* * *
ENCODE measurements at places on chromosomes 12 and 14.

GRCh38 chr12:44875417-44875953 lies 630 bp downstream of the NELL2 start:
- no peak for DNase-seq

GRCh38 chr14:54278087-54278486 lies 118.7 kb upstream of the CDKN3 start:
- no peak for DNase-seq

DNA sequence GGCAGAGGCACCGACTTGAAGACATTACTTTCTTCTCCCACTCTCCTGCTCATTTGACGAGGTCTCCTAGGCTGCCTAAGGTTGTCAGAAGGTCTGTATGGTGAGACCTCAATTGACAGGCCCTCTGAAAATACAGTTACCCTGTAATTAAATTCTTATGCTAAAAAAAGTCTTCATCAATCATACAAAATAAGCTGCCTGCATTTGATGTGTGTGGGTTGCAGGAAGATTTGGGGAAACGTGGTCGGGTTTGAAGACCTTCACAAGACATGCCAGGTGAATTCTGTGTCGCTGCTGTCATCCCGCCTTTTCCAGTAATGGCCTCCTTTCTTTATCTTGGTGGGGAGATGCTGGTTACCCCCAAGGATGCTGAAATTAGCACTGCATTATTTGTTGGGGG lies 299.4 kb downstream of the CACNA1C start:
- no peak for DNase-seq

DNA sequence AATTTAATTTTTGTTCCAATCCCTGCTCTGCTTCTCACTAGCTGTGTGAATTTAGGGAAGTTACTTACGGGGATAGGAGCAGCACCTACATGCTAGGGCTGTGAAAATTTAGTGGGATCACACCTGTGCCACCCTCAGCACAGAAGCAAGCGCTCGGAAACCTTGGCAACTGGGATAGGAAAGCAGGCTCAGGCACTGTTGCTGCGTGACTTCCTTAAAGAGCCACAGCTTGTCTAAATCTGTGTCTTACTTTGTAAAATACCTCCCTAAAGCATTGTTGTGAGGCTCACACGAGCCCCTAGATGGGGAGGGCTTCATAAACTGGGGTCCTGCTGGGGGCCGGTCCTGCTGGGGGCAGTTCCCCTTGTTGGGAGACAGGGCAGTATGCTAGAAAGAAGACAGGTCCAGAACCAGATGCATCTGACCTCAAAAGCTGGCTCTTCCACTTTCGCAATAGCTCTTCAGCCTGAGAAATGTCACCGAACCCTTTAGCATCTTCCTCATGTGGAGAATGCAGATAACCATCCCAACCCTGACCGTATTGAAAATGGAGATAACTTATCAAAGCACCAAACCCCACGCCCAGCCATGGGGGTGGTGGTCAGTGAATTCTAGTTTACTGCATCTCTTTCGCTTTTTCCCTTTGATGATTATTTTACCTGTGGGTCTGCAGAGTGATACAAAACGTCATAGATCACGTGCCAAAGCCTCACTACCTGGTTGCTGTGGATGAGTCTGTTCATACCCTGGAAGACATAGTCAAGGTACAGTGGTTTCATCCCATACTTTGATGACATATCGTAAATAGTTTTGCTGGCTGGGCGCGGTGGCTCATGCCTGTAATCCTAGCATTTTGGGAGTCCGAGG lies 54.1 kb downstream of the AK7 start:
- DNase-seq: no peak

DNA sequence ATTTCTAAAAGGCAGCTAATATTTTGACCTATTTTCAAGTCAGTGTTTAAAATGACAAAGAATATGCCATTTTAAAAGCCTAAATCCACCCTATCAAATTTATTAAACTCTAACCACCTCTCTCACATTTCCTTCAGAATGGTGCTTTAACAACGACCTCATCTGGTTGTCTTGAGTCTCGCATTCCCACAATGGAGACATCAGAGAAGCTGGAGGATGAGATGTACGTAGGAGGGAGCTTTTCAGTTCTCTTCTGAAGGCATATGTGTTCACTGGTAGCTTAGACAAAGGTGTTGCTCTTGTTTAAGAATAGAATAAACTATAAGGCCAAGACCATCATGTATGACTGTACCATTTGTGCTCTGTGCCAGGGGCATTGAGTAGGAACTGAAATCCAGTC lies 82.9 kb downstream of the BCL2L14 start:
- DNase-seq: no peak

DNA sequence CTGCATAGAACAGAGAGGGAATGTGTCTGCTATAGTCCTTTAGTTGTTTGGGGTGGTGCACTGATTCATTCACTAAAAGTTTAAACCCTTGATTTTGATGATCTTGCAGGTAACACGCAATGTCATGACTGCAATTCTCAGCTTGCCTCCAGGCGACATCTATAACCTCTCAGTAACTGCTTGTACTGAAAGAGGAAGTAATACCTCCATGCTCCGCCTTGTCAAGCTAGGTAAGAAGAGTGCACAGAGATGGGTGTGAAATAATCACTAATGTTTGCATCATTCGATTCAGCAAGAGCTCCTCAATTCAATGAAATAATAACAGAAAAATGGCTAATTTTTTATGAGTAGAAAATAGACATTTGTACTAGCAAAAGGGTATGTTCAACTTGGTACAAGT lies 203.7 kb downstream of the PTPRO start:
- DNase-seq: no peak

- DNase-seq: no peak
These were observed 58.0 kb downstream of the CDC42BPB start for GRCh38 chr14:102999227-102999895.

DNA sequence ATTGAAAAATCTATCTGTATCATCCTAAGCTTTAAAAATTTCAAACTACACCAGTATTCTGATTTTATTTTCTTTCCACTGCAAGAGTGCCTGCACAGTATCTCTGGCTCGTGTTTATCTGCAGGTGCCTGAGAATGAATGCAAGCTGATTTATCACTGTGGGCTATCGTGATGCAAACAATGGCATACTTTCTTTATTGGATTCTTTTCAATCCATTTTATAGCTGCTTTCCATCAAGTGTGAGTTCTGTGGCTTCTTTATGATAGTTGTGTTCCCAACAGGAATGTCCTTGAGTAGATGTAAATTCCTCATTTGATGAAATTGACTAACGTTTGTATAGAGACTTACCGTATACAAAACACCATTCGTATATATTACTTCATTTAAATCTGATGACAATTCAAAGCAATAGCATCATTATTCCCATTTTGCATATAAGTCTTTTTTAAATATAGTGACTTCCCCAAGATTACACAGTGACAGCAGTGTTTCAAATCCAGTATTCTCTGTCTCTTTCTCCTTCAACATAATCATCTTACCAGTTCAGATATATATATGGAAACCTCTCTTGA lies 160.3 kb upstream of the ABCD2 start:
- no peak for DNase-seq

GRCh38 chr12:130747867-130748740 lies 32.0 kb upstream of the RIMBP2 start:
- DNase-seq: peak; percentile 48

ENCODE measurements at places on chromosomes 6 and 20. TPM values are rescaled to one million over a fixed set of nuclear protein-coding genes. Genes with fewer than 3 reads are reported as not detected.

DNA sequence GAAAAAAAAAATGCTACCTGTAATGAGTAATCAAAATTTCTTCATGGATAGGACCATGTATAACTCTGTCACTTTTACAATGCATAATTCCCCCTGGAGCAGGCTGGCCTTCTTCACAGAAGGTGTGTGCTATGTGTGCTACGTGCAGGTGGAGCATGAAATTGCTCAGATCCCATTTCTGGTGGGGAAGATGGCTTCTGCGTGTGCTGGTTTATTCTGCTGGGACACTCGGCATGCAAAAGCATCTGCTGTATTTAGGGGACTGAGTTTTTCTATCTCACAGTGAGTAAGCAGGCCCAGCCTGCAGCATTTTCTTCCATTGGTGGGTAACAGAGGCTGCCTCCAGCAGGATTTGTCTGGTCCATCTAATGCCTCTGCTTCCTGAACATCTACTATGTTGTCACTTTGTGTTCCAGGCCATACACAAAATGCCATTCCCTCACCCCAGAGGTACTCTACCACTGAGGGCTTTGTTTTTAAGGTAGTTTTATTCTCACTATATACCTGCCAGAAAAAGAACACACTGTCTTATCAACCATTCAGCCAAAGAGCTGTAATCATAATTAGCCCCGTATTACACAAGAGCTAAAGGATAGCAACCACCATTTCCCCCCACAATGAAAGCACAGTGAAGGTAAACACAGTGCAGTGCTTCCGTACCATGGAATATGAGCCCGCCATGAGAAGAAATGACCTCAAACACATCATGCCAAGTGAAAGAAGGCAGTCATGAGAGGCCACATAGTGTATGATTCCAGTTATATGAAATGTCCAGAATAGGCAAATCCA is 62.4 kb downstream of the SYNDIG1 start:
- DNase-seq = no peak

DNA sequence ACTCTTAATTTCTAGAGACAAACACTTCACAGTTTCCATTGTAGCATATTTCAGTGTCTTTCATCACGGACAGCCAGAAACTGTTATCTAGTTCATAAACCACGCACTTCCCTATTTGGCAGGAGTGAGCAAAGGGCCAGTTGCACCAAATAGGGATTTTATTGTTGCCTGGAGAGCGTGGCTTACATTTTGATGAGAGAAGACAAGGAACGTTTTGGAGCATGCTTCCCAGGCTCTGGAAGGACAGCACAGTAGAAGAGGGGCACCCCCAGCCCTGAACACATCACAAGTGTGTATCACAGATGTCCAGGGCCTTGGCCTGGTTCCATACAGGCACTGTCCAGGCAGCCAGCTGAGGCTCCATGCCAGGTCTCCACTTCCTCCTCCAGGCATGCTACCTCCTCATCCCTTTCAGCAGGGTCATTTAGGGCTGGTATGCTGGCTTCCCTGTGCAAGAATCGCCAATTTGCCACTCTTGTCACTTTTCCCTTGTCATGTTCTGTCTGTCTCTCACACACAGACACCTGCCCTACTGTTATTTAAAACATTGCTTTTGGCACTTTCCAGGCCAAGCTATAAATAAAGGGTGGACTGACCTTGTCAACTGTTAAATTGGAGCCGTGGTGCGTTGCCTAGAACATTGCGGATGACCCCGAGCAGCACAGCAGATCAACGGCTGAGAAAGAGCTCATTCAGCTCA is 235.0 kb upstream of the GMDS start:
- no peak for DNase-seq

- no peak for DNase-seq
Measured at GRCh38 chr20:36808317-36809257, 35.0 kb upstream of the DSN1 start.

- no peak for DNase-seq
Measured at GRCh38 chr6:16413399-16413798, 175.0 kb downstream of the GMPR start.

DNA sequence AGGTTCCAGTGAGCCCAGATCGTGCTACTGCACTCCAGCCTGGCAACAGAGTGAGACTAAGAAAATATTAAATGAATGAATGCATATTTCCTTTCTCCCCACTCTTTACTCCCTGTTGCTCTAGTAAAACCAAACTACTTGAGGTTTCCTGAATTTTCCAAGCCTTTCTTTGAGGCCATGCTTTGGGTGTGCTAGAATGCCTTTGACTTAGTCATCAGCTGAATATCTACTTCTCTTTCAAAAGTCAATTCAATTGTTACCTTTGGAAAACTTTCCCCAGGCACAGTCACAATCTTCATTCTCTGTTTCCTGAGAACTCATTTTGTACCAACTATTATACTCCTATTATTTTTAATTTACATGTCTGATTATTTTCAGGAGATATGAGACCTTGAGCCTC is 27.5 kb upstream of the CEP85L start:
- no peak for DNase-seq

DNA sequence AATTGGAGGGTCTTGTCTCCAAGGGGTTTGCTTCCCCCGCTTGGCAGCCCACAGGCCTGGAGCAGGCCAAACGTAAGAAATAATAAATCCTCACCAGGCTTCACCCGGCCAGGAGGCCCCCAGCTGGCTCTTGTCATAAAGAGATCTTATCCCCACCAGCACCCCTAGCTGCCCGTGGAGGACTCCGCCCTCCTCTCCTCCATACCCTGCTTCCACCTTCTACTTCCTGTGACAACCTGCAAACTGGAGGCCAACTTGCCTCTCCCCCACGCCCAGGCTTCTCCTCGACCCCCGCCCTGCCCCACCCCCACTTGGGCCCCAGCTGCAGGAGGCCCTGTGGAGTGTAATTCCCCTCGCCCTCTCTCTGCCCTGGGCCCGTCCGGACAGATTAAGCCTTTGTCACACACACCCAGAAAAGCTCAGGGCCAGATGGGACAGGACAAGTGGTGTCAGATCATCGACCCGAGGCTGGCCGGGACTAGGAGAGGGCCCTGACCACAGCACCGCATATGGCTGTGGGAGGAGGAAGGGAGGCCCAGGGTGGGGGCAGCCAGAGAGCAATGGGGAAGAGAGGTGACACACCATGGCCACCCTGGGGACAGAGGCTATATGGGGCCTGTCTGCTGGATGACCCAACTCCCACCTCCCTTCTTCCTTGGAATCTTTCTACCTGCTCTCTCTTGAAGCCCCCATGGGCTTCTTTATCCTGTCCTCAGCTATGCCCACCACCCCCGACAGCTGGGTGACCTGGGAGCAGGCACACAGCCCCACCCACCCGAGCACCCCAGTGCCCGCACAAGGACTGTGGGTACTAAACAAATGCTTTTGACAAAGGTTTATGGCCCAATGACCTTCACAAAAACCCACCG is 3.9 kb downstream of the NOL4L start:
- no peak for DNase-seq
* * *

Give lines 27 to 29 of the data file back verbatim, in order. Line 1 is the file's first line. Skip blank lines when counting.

- no peak for DNase-seq
Measured at GRCh38 chr6:16413399-16413798, 175.0 kb downstream of the GMPR start.

DNA sequence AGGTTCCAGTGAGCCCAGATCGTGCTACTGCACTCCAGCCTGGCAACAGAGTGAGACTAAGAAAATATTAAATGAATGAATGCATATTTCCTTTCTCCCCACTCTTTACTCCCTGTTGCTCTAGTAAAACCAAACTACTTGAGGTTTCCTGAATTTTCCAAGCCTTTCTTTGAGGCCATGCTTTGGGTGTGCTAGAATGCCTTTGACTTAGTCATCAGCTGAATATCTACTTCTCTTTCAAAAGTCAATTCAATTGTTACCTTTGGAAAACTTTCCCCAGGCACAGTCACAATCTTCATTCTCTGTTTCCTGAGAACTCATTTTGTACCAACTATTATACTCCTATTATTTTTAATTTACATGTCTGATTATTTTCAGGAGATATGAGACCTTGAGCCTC is 27.5 kb upstream of the CEP85L start: